Bacterial Vaginosis – CDC Fact Sheet
Any woman can get bacterial vaginosis. Having bacterial vaginosis can increase your chance of getting an STD.
What is bacterial vaginosis?
Bacterial vaginosis (BV) is an infection caused when too much of certain bacteria change the normal balance of bacteria in the vagina.
How common is bacterial vaginosis?
Bacterial vaginosis is the most common vaginal infection in women ages 15-44.
How is bacterial vaginosis spread?
We do not know about the cause of BV or how some women get it. BV is linked to an imbalance of “good” and “harmful” bacteria that are normally found in a woman's vagina.
We do know that having a new sex partner or multiple sex partners and douching can upset the balance of bacteria in the vagina and put women at increased risk for getting BV.
However, we do not know how sex contributes to BV. BV is not considered an STD, but having BV can increase your chances of getting an STD. BV rarely affects women who have never had sex.
You cannot get BV from toilet seats, bedding, or swimming pools.
How can I avoid getting bacterial vaginosis?
Doctors and scientists do not completely understand how BV is spread, and there are no known best ways to prevent it.
The following basic prevention steps may help lower your risk of developing BV:
- Not having sex;
- Limiting your number of sex partners; and
- Not douching.
I’m pregnant. How does bacterial vaginosis affect my baby?
Pregnant women can get BV. Pregnant women with BV are more likely to have babies who are born premature (early) or with low birth weight than women who do not have BV while pregnant. Low birth weight means having a baby that weighs less than 5.5 pounds at birth.
Treatment is especially important for pregnant women.
How do I know if I have bacterial vaginosis?
Many women with BV do not have symptoms. If you do have symptoms, you may notice a thin white or gray vaginal discharge, odor, pain, itching, or burning in the vagina. Some women have a strong fish-like odor, especially after sex. You may also have burning when urinating; itching around the outside of the vagina, or both.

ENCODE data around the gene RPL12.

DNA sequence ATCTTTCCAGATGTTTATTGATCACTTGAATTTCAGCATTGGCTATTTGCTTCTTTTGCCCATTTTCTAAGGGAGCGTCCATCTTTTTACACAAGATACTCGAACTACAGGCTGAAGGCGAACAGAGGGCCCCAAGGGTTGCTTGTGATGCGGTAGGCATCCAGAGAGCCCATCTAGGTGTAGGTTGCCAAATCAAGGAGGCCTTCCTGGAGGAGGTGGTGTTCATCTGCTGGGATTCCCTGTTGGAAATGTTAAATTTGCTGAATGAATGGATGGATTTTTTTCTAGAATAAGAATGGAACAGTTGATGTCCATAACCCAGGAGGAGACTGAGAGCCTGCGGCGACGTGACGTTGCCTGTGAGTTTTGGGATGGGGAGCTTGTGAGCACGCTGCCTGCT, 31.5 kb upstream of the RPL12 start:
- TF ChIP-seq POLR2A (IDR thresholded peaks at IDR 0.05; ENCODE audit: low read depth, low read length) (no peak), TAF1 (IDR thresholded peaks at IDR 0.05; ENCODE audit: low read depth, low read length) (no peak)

How will my doctor know if I have bacterial vaginosis?
A health care provider will look at your vagina for signs of BV and perform laboratory tests on a sample of vaginal fluid to determine if BV is present.
Can bacterial vaginosis be cured?
BV will sometimes go away without treatment. But if you have symptoms of BV you should be checked and treated. It is important that you take all of the medicine prescribed to you, even if your symptoms go away. A health care provider can treat BV with antibiotics, but BV can recur even after treatment. Treatment may also reduce the risk for STDs.
Male sex partners of women diagnosed with BV generally do not need to be treated. However, BV may be transferred between female sex partners.
What happens if I don't get treated?
BV can cause some serious health risks, including
- Increasing your chance of getting HIV if you have sex with someone who is infected with HIV;
- If you are HIV positive, increasing your chance of passing HIV to your sex partner;
- Making it more likely that you will deliver your baby too early if you have BV while pregnant;
- Increasing your chance of getting other STDs, such as chlamydia and gonorrhea. These bacteria can sometimes cause pelvic inflammatory disease (PID), which can make it difficult or impossible for you to have children.
Where can I get more information?
Division of STD Prevention (DSTDP)
Centers for Disease Control and Prevention
CDC-INFO Contact Center
TTY: (888) 232-6348
CDC National Prevention Information Network (NPIN)
P.O. Box 6003
Rockville, MD 20849-6003
American Sexual Health Association (ASHA)
P. O. Box 13827
Research Triangle Park, NC 27709-3827
Centers for Disease Control and Prevention. Sexually Transmitted Diseases Treatment Guidelines, 2015. MMWR, 64(RR-3) (2015).
Hillier S and Holmes K. Bacterial vaginosis. In: K. Holmes, P. Sparling, P. Mardh et al (eds). Sexually Transmitted Diseases, 3rd Edition. New York: McGraw-Hill, 1999, 563-586.
- Page last reviewed: September 3, 2015
- Page last updated: February 2, 2016
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